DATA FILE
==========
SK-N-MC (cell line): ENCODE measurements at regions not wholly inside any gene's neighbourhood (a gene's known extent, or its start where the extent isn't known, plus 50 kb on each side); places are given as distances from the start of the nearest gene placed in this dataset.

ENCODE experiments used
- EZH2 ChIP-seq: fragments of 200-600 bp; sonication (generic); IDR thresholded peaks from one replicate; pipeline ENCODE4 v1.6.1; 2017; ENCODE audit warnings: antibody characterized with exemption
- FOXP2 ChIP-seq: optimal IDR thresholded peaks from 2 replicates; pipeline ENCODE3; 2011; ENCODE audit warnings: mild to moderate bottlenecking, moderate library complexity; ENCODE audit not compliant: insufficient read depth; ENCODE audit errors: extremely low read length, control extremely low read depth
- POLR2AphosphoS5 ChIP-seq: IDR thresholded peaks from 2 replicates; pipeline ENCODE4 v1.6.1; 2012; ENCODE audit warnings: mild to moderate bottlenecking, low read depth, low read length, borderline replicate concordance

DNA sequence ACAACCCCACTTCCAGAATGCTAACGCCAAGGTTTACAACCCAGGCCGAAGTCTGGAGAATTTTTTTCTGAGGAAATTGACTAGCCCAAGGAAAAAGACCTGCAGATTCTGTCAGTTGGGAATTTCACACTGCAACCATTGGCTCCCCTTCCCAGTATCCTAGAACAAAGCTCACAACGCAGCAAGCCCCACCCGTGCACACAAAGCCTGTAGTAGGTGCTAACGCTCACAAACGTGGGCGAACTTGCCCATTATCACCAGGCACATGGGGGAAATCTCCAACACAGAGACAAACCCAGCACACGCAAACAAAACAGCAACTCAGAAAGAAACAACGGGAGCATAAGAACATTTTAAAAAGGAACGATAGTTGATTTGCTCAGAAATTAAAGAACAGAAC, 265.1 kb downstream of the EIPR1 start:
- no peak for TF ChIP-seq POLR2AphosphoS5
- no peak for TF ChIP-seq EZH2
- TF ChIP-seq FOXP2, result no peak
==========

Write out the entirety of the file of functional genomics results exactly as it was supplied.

SK-N-MC (cell line): ENCODE measurements at regions not wholly inside any gene's neighbourhood (a gene's known extent, or its start where the extent isn't known, plus 50 kb on each side); places are given as distances from the start of the nearest gene placed in this dataset.

ENCODE experiments used
- EZH2 ChIP-seq: fragments of 200-600 bp; sonication (generic); IDR thresholded peaks from one replicate; pipeline ENCODE4 v1.6.1; 2017; ENCODE audit warnings: antibody characterized with exemption
- FOXP2 ChIP-seq: optimal IDR thresholded peaks from 2 replicates; pipeline ENCODE3; 2011; ENCODE audit warnings: mild to moderate bottlenecking, moderate library complexity; ENCODE audit not compliant: insufficient read depth; ENCODE audit errors: extremely low read length, control extremely low read depth
- POLR2AphosphoS5 ChIP-seq: IDR thresholded peaks from 2 replicates; pipeline ENCODE4 v1.6.1; 2012; ENCODE audit warnings: mild to moderate bottlenecking, low read depth, low read length, borderline replicate concordance

DNA sequence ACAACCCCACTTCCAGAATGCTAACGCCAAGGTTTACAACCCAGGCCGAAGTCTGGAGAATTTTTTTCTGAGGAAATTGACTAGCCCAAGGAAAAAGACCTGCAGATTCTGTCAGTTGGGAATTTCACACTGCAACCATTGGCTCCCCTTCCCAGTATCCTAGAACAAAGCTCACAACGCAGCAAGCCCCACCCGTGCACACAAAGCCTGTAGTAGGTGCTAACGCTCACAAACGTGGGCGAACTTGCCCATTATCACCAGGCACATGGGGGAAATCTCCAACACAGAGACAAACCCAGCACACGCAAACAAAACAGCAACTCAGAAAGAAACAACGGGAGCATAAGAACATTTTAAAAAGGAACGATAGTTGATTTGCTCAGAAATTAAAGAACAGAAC, 265.1 kb downstream of the EIPR1 start:
- no peak for TF ChIP-seq POLR2AphosphoS5
- no peak for TF ChIP-seq EZH2
- TF ChIP-seq FOXP2, result no peak